But we could notice that at the level of the finished product, a C/N ratio of 40.3 remains a rather high ratio indicating that the finished compost is not mature and an extension of the composting process is obligatorily essential because a non-mature compost might cause various important disturbances and an imbalance in the soil . Thus, fertilizing substances and toxic substances such as ammonium are added to the soil in parallel. A similarity of the results would be observed in straw-based windrows where the respective values of C/N or windrows having received (0.15 and 30%) olive mill wastewater were 139; 54.38; 48.44 and 43.67.
Considering the organic components of the original waste, the addition of olive mill wastewater has increased the organic content in all the waste mass variants and this increase is proportional with the proportions of waste added for co-composting, 15% and 30%. Also, it is well known that the degradation of organic matter essentially corresponds to the mineralization of carbon and nitrogen. This result is confirmed by the fact that the smallest percentage of final residual organic matter would be recorded for windrows based on green waste. On the other hand, this percentage of residual final organic matter would be highest for straw and cuttings waste windrows, which would generally show low biodegradation.
The significant organic matter contents measured at the end of the composting cycle for sludge-based windrows could be explained by the richness of the sludge in easily metabolizable organic elements eliminated and rendered available during wastewater treatment by the complex biological flocculation-decantation-filtration phenomena.
Bacteriological analyses carried out on the various windrows at the beginning of the composting process often show great faecal bacteria contamination. Whereas an important abatement of these bacteria would be recorded at the end of the composting process. This result is certainly due to the inactivating effects of the thermophilic phase often known as the hygienization stage and exercising a significant influence on the composition of the macro and microbial flora, and consequently on the biological quality of the finished product.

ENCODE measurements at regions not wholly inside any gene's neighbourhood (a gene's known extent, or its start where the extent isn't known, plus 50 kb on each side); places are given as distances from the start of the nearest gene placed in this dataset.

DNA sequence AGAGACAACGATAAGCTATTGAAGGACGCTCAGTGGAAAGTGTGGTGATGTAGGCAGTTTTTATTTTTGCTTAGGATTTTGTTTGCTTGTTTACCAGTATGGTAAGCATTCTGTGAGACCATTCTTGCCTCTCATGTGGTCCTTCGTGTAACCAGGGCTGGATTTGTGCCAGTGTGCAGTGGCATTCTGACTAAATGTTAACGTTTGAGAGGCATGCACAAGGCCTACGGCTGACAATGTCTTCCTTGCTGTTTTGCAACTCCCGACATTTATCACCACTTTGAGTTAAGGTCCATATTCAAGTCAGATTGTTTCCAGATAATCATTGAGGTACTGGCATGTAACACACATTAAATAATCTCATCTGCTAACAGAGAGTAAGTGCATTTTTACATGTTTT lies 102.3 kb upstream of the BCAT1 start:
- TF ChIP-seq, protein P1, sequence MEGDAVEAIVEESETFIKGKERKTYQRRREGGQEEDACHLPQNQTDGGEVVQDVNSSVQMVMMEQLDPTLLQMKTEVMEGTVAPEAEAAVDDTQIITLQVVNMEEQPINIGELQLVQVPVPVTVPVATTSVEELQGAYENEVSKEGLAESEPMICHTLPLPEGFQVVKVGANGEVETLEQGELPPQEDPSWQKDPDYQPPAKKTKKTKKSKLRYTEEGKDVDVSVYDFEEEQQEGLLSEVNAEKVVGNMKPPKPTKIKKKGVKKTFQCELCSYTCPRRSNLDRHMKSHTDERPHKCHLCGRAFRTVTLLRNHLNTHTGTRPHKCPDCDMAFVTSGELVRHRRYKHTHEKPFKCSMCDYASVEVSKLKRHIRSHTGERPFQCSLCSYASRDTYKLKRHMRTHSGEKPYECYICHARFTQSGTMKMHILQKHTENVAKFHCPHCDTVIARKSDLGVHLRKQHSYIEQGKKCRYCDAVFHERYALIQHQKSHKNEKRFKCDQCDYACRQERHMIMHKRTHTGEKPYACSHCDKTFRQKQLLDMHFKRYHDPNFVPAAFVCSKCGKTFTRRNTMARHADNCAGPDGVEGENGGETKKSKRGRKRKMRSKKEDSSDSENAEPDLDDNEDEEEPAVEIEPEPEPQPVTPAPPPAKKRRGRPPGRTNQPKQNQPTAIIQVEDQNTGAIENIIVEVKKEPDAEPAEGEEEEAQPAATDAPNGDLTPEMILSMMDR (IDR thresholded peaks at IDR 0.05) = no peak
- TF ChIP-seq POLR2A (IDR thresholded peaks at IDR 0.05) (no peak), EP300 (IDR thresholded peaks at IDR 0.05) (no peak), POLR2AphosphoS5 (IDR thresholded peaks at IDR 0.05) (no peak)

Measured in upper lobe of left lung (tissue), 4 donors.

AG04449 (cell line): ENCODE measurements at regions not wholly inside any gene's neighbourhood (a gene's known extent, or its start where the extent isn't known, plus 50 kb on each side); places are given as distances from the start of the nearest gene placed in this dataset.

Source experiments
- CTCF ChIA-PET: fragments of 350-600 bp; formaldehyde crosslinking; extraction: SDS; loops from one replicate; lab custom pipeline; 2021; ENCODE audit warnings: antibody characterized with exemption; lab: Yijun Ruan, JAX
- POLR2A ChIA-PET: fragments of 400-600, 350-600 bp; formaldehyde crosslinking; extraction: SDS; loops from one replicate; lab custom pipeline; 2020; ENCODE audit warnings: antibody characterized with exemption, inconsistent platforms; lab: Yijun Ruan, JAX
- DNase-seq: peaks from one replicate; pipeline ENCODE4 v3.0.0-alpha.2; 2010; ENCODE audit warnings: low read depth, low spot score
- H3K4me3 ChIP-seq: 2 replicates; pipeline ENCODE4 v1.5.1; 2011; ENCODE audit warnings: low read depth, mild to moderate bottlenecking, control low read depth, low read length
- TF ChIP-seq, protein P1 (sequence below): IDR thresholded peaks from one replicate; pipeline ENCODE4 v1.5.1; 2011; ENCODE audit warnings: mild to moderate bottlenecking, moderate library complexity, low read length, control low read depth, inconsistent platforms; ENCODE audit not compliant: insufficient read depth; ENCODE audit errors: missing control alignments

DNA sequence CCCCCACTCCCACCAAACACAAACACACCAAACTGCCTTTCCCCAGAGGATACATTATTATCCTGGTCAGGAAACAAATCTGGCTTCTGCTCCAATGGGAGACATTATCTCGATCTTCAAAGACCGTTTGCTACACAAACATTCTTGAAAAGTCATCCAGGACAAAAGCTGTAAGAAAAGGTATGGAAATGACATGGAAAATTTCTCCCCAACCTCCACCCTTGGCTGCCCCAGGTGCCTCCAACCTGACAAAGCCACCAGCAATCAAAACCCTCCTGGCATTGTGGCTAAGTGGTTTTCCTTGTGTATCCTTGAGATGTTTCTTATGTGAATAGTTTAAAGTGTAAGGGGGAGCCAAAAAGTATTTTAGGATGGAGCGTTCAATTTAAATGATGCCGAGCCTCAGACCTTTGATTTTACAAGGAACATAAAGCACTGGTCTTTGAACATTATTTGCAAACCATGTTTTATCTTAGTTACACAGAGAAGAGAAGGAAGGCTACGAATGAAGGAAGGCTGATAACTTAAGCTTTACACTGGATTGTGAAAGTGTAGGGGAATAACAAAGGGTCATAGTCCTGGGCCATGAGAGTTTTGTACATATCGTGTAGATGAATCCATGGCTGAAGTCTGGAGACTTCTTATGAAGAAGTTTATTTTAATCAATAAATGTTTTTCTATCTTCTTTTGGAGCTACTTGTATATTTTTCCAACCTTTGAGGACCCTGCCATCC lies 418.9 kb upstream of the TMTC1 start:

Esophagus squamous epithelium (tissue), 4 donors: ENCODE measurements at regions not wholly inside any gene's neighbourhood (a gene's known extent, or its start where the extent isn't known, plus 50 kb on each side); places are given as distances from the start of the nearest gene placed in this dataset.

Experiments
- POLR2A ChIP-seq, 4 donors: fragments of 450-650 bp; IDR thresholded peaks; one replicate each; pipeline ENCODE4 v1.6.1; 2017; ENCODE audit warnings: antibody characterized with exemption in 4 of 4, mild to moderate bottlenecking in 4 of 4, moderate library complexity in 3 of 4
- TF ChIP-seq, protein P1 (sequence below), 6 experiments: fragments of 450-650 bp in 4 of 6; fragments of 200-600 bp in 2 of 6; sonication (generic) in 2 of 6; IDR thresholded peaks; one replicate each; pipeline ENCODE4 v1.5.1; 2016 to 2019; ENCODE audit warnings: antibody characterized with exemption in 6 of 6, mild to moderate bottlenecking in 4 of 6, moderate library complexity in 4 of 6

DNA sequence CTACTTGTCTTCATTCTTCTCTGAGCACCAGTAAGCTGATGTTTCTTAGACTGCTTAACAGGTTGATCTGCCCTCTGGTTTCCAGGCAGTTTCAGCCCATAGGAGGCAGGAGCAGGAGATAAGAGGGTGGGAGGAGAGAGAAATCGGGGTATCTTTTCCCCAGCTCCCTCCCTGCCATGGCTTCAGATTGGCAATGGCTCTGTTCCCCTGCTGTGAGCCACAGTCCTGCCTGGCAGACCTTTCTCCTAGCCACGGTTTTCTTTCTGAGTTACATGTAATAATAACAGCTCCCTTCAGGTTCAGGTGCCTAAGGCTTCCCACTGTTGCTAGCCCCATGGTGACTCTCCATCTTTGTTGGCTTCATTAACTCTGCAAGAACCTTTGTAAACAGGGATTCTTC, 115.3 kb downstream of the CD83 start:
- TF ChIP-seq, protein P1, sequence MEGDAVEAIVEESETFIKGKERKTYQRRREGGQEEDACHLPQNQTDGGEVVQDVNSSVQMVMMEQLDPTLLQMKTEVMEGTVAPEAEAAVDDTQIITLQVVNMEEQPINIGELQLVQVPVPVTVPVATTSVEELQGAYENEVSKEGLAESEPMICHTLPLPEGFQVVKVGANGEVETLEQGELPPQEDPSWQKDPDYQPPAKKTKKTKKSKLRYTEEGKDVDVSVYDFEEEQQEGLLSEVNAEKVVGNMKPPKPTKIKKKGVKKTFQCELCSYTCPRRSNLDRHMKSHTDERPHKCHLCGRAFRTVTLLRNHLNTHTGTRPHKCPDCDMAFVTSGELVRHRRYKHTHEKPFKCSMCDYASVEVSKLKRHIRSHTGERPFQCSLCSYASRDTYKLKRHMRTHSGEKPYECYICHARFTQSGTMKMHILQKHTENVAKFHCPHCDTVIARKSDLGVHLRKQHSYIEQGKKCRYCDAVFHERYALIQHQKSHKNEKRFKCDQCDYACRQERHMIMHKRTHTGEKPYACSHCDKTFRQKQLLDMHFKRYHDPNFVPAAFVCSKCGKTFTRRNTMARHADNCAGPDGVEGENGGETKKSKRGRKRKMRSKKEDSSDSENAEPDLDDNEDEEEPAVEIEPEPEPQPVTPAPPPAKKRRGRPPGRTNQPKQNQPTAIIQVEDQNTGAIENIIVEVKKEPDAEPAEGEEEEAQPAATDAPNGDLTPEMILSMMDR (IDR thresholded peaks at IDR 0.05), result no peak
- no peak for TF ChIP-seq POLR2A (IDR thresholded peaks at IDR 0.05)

These microbial inactivation effects during the thermophilic phase are very variable according to the nature of waste to be composted and the contents of the compost heap during the composting cycle. The addition of olive mill wastewater in the materials to be composted generally generates a stimulating effect of the organic biodegradation and an inhibiting and stressful effects concerning the growth of organisms presenting pathogenic or phytopathogenic characteristics .
The results relating to the analysis of polyphenols at the level of the windrows during the composting process (samples taken at the beginning and at the end of the composting cycle) show that the biodegradation or transformation of the polyphenols contained in the olive mill wastewater is possible by composting. Indeed, the polyphenol contents recorded at the beginning of the composting cycle are relatively higher than those obtained at the end of the composting cycle.
However, these polyphenol contents rise at the level of the windrows having received increasing quantity of 15 and 30% of the compost. At the end of the cycle, the polyphenol contents become very minimal and barely detectable (traces of the order of 0.3 mEq/g of dry matter of finished compost). The highest value is recorded at the level of the straw swath saturated with 0.55 mEq/g of finished compost dry matter.